Forest Stewardship in the Empire State

Conservation Success in NWTF’s Colonial Forests

For the last six years, the NWTF has been proud to partner with the Wildlife Management Institute and the USDA Natural Resources Conservation Service in the Hudson Valley and the Southern Tier regions of New York.

The partnership seeks to increase and enhance young forest and shrubland habitat on privately owned lands in targeted NWTF Focal Landscapes, in the Catskills, Hudson Valley and Allegany Mountains regions of New York State.  

“This project is improving habitat and educating private landowners throughout the state,” said Kaylee Resha, NWTF wildlife biologist. “With the help of biologists and foresters, active management is making forests healthier and more productive.”

To date, the NWTF has contributed $82,809 to private land forest management to improve wildlife habitat and overall health and productivity of forests in the Empire State. 

“Through forest management practices, landowners can create a mosaic of even- and uneven-aged forests across the landscape, creating much-needed diversity,” Resha said. “Because young forests are dynamic — always changing, always maturing — there is a constant need for creating this type of critical habitat.”

(timber cut adjacent to a food plot)

Forest management through this partnership includes a variety of techniques, including: 

•    Treatment and removal of nonnative invasive plant species.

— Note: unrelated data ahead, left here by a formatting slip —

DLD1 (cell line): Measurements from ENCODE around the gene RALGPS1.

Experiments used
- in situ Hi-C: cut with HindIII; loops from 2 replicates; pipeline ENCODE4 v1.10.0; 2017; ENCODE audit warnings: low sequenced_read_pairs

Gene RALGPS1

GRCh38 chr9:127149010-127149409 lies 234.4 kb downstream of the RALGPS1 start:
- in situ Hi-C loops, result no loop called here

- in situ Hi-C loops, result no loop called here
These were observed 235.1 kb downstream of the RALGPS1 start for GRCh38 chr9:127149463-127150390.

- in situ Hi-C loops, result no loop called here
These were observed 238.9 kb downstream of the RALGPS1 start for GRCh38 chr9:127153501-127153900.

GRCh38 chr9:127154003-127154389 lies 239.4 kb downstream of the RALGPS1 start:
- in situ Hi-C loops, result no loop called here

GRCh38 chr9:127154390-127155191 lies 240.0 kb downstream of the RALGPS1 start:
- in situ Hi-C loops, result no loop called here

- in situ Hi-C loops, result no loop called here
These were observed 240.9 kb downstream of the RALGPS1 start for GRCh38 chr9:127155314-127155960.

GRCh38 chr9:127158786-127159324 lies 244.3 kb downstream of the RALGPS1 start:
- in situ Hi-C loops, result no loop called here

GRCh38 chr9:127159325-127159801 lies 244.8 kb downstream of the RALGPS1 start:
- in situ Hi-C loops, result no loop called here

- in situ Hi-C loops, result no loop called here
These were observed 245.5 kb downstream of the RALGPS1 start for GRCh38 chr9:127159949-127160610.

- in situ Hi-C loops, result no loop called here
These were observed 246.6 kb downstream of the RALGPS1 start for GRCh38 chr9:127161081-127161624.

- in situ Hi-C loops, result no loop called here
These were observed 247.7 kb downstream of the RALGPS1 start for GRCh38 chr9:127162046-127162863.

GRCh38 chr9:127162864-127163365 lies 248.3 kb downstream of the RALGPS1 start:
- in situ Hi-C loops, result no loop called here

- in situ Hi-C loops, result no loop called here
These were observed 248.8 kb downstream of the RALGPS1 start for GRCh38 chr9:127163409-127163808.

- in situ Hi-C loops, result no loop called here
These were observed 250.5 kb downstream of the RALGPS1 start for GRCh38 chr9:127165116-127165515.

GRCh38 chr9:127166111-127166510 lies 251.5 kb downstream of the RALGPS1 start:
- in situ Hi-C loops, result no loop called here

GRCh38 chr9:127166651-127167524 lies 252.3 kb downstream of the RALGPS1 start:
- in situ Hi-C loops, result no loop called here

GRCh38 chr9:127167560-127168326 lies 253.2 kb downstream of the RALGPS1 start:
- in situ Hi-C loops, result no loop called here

•    Setting succession back using “Chop and Drop” to diversify forest age class.                                         

“‘Chop and drop’ timber cuts are similar to seed tree cuts, but they retain the course woody debris on the ground,” Resha said. “The opened canopy allows sunlight to the ground which releases the understory layer allowing it to flourish. This type of forest management mimics natural wind disturbances that leave trees on the ground, which protects regenerating trees and shrubs from deer browse. This provides newly emerging tree seedlings an easy and cost effective level of protection from detrimental deer browse impacts.”

•    Aspen regeneration cuts.  

“Chopping and dropping mature aspen provide grouse drumming logs and ground nesting habitat,” Resha said. “The rapidly growing regenerating trees offer cover that is highly sought after by wildlife.

•    American beech suppression.

“Areas that are infested with Beech Bark Disease provide little wildlife value,” Resha added. “A variety of herbicide and cutting methods are used to permit enough sunlight to reach the forest floor to give desirable hardwoods a chance to grow.

This project has greatly increased wildlife habitat for wild turkeys in New York, providing much-needed nesting and brood-rearing habitat. 

“In New York, much of the land is forested, and those forests are mostly mature with little to no understory” Resha said. “Turkeys, being ground-nesting birds, are aided by understory and brushy vegetation low to the ground. This provides additional cover from predators as well as from the elements. Having thick escape cover adjacent to a reliable food source may help vulnerable poults escape both aerial and terrestrial predators.”

In addition to wild turkeys, many other species are benefitting from the forest management, including New England cottontail, American woodcock, ruffed grouse, Eastern towhee and white-tailed deer, among others.

Just like many of the states in NWTF’s broader Colonial Forest region, the land base in New York is primarily privately owned. Working with private landowners through partnerships, like the NWTF has with the Natural Resources Conservation Service and the Wildlife Management Institute, is crucial to educate about and implement forest stewardship.

Given the success of the partnership, the collaboration between the NWTF, NRCS and WMI is set to continue for the foreseeable future.
 

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